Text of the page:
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Babies Can React to Taste and Smell in the Womb, Study Suggests
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Babies Can React to Taste and Smell in the Womb, Study Suggests

Babies Can React to Taste and Smell in the Womb, Study Suggests
News

Babies Can React to Taste and Smell in the Womb, Study Suggests

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A group of researchers has gathered the first direct evidence that fetuses react in different ways to various tastes and smells. The study is published in Psychological Science.

Can different flavors influence fetal facial expressions?

Adult humans can perceive flavors through a combination of our smell and taste senses. For fetuses, this is thought to occur through ingesting amniotic fluid, either via swallowing or inhalation. The researchers believe that foods consumed during pregnancy may have an effect on babies’ responses to different tastes and flavors once they are born and could even influence the building of healthy eating habits later in life.


To investigate this hypothesis, the team of researchers from Durham University, Aston University and the University of Burgundy enrolled 100 pregnant women into their study. They used 4D ultrasound technology to analyze the facial expressions of fetuses when they were exposed to different flavors of foods eaten by their mother.


What is a 4D ultrasound?

3D ultrasounds render images of internal structures and anatomy as static 3D images, and 4D ultrasounds use these 3D images to produce live-streaming video. This allows clinicians to examine the motion of tissues and organs such as the heart wall, blood vessels and valves.

A bitter pill to swallow

Pregnant women at both 32 and 36 weeks of gestation between the ages of 18 and 40 were given single capsules containing 400 mg of either kale or carrot powder. The capsules were taken approximately 20 minutes before their 4D ultrasound scan, and they were instructed not to consume any food or drink containing these flavors that day.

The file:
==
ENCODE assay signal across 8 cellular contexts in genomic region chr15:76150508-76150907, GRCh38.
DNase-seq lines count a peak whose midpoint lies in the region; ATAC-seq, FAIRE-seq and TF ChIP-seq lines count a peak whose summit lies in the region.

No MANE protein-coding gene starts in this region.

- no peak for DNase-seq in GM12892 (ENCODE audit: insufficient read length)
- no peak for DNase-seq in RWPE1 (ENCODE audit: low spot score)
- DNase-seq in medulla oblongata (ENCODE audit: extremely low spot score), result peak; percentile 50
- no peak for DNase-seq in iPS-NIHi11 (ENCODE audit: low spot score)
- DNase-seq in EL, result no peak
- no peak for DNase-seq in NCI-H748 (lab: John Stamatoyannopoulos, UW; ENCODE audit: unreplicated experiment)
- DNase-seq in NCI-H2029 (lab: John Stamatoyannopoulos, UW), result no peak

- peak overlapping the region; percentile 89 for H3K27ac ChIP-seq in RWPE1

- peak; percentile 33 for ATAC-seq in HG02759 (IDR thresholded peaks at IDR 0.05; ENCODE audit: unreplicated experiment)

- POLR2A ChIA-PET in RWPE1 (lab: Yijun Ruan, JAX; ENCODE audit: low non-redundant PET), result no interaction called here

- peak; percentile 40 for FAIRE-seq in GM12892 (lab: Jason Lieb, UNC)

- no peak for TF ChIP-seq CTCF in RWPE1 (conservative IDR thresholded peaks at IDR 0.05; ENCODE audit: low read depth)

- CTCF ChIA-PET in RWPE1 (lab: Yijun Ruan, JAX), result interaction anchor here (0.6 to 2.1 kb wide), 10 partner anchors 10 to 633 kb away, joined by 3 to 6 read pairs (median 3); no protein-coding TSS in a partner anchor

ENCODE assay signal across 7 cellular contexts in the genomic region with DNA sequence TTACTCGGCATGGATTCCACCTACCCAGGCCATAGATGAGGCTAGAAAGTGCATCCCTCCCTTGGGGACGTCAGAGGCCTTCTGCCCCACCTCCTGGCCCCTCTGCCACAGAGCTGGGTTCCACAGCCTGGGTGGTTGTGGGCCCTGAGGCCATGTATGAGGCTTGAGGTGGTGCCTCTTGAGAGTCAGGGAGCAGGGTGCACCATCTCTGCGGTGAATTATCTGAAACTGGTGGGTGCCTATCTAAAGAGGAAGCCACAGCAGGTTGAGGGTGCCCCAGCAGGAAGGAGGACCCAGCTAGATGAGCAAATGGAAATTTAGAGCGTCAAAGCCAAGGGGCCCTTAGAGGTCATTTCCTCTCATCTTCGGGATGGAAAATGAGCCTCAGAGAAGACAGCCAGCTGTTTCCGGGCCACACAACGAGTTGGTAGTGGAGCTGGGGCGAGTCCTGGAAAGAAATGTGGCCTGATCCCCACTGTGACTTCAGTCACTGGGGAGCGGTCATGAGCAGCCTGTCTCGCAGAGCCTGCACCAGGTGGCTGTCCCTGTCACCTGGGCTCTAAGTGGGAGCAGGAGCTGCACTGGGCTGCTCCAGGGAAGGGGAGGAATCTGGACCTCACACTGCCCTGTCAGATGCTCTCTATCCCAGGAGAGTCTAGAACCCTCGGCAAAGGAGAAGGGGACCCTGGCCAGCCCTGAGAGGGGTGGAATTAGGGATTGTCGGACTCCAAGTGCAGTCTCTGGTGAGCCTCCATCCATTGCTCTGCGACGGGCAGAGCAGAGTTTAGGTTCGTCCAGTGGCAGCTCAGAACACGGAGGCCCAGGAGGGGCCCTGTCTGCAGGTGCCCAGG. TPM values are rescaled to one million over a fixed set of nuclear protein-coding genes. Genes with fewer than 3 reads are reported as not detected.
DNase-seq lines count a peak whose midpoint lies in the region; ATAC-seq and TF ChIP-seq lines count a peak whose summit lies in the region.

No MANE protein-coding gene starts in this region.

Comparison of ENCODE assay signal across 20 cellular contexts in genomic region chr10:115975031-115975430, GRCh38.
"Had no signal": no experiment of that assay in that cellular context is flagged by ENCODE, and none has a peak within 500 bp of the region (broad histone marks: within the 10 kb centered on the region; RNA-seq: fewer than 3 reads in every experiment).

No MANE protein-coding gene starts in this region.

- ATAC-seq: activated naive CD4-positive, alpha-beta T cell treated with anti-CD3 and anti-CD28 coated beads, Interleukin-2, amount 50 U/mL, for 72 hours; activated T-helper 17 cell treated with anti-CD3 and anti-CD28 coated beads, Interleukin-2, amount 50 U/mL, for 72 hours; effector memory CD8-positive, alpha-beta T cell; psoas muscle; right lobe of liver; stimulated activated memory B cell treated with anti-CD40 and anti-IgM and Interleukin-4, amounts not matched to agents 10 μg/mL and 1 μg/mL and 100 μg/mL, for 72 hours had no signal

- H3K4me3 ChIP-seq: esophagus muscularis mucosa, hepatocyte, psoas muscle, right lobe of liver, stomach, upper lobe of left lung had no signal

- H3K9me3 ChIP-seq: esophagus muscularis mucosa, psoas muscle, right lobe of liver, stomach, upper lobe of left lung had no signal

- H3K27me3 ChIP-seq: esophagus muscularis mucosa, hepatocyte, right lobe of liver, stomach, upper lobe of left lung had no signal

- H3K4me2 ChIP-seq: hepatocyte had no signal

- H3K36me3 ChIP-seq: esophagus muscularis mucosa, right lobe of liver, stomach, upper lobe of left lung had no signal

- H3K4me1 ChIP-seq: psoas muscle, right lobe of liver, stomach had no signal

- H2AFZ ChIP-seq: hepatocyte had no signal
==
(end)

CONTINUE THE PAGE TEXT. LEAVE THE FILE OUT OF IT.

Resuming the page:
The results showed that exposure to even small amounts of either kale or carrot flavor could induce a reaction when comparison to control groups that did not receive either flavor. Scans showed that fetuses made more “laughter-face” expressions in response to carrot flavors, and “cry-face” expressions in response to kale.


“A number of studies have suggested that babies can taste and smell in the womb, but they are based on post-birth outcomes while our study is the first to see these reactions prior to birth,” explained lead author Beyza Ustun, postgraduate researcher in the Fetal and Neonatal Research Lab at Durham University. “As a result, we think that this repeated exposure to flavors before birth could help to establish food preferences post-birth, which could be important when thinking about messaging around healthy eating and the potential for avoiding ‘food-fussiness’ when weaning.”


The results of this study may have implications on our understanding of the development and function of our taste and smell receptors. Additionally, the authors explain that these findings may inform guidance given to parents during pregnancy surrounding healthy diets and the importance of different tastes.


Study co-author and head of the Fetal and Neonatal Research Lab Professor Nadja Reissland elaborated: “Previous research conducted in my lab has suggested that 4D ultrasound scans are a way of monitoring fetal reactions to understand how they respond to maternal health behaviors such as smoking, and their mental health including stress, depression and anxiety. This latest study could have important implications for understanding the earliest evidence for fetal abilities to sense and discriminate different flavors and smells from the foods ingested by their mothers.”

Can exposure to flavors in utero influence our tastes?

Now, the team is conducting a follow-up study including these babies after their birth to investigate how flavors experienced in the womb can influence their acceptance of different foods. “It could be argued that repeated prenatal flavor exposures may lead to preferences for those flavors experienced postnatally. In other words, exposing the fetus to less ‘liked’ flavors, such as kale, might mean they get used to those flavors in utero. The next step is to examine whether fetuses show less ‘negative’ responses to these flavors over time, resulting in greater acceptance of those flavors when babies first taste them outside of the womb,” explained co-author Professor Jackie Blissett, professor of psychology at Aston University.


Reference: Ustun B, Reissland N, Covey J, Schaal B, Blissett J. Flavor sensing in utero and emerging discriminative behaviors in the human fetus. Psychol Sci. 2022:09567976221105460. doi: 10.1177/09567976221105460


This article is a rework of a press release issued by Aston University. Material has been edited for length and content.

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